In this candid film, complete access is what sets it off


If nothing else, "" is testimony to the idea that it pays to be nice to your roommates.

The startlingly candid documentary from veteran filmmaker Chris Hegedus and partner Jehane Noujaim, about the meteoric rise and even more meteoric fall of a pair of Internet entrepreneurs, benefits from all sorts of serendipity.

For one, its timing couldn't have been better: In the middle of making it, Wall Street's Internet bubble burst, leaving many dot-com companies on life support. That included the venture profiled here,, designed to help the public interact with its local governments and perform such mundane matters as paying parking tickets online. ("" had its local premiere at the Maryland Film Festival.)

But what makes the film extraordinary is the complete access the filmmakers had to the two college friends, Kaleil Isaza Tuzman and Tom Herman, who founded the company. Cameras follow them everywhere: board meetings, prickly sit-downs with potential investors, cordial and not-so-cordial get-togethers with family and girlfriends, even the gym where both men work out. None of that might have been possible, save for one fortunate happenstance: Noujaim and Isaza Tuzman were roommates.

But Noujaim, for whom "" is her feature-length documentary debut, acknowledges the relationship caused her some mental anguish.

"It made making the film easy, because there's a lot of good stuff you can get just by hanging out with people," she says. "Sometimes, I would just put the camera on my back and head out to dinner. But it was hard too, in the sense that you feel in a little bit of a position of power with the camera, and you instinctively feel you have to protect your friend."

Hegedus has been making documentaries for more than two decades, usually with partner D.A. Pennebaker (the two collaborated on the Oscar-nominated "The War Room"), who is listed as a producer of "" She had been looking for months for a way to make a documentary about the dot-com revolution, and when she met Noujaim and heard her pitch, she knew she had found both the right subject and the right partner.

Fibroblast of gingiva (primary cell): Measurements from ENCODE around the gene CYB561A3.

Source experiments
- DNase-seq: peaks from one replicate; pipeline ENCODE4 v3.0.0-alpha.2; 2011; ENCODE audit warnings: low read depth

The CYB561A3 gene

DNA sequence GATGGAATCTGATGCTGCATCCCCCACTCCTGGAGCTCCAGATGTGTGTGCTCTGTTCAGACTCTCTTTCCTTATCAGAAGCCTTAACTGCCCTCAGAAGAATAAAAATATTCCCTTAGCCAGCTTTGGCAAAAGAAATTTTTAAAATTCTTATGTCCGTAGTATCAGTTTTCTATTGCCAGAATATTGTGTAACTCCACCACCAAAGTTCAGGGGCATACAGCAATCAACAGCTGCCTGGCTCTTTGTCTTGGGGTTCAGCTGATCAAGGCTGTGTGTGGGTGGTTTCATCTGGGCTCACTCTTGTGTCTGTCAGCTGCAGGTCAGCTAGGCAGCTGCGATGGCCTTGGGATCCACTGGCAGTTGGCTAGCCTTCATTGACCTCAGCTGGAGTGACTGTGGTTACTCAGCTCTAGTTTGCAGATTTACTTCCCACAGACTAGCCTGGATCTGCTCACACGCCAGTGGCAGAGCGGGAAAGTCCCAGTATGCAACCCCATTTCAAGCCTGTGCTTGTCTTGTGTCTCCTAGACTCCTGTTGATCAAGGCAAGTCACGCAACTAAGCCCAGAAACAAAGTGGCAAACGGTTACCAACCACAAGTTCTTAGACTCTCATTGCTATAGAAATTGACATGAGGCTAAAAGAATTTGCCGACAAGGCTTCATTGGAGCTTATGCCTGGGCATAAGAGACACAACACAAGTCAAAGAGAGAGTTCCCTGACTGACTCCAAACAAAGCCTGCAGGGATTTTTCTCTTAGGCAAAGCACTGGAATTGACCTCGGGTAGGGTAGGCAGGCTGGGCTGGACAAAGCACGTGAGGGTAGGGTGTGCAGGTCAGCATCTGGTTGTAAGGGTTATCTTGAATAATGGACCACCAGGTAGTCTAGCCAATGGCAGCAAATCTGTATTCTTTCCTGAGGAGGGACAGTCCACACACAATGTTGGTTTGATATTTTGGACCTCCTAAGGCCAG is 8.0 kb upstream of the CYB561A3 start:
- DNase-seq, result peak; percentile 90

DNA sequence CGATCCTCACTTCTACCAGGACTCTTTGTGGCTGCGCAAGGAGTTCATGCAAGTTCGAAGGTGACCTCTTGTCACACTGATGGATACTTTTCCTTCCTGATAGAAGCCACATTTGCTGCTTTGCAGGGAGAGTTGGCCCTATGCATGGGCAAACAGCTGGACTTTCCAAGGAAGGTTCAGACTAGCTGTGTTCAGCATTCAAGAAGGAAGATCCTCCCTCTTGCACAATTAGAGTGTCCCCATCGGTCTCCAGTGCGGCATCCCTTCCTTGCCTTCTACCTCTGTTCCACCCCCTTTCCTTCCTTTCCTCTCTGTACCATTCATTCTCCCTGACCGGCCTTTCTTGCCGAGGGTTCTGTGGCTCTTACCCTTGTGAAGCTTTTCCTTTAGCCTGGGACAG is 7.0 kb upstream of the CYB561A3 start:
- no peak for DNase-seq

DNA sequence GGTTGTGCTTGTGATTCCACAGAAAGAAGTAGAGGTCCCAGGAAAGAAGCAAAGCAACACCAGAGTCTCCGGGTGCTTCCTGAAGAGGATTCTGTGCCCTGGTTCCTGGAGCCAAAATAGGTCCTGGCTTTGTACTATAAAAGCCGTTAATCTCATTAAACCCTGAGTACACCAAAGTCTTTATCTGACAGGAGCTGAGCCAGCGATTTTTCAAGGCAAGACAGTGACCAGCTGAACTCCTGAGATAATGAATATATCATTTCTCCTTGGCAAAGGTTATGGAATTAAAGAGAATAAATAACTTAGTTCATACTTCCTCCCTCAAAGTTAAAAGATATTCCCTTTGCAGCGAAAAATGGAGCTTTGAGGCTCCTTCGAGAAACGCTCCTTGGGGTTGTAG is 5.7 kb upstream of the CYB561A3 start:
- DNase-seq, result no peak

"Right away, I could see Jehane had the right instincts for this type of film," she says.

Noujaim adds with a smile: "We had a good vibe when we first met. We're both Tauruses."

Of course, what eventually proved to be a plus could have been just as big a minus. Noujaim could have pulled back, or used her position as documentarian to act as a liaison between warring parties (something she was most tempted to do when Isaza Tuzman and his girlfriend found their relationship on the rocks). But she refrained.

"You're able to think that it's OK because, in the end, you want to tell the true story," she says.

Plus, even when you don't know the camera operator personally, it's hard to act naturally when your every move is being filmed. It's tough being a fly on the wall, when the people in the room know your name. Still, Noujaim and Hegedus agree they were largely able to remain above the fray.

"People always know you're there, but they tend to ignore you after awhile," Noujaim says. "They really have no choice."

Both Isaza Tuzman and Herman have seen the finished film. Isaza Turman, who dominates the film and emerges as pretty much the bad guy (especially after firing Herman), actually attended its premiere at this year's Sundance Film Festival and answered audience questions afterward. Herman watched it later, and while he didn't exactly enjoy the experience, he admitted the film was "honest."

"That's probably the greatest compliment you can get from people you are filming," Hegedus says.

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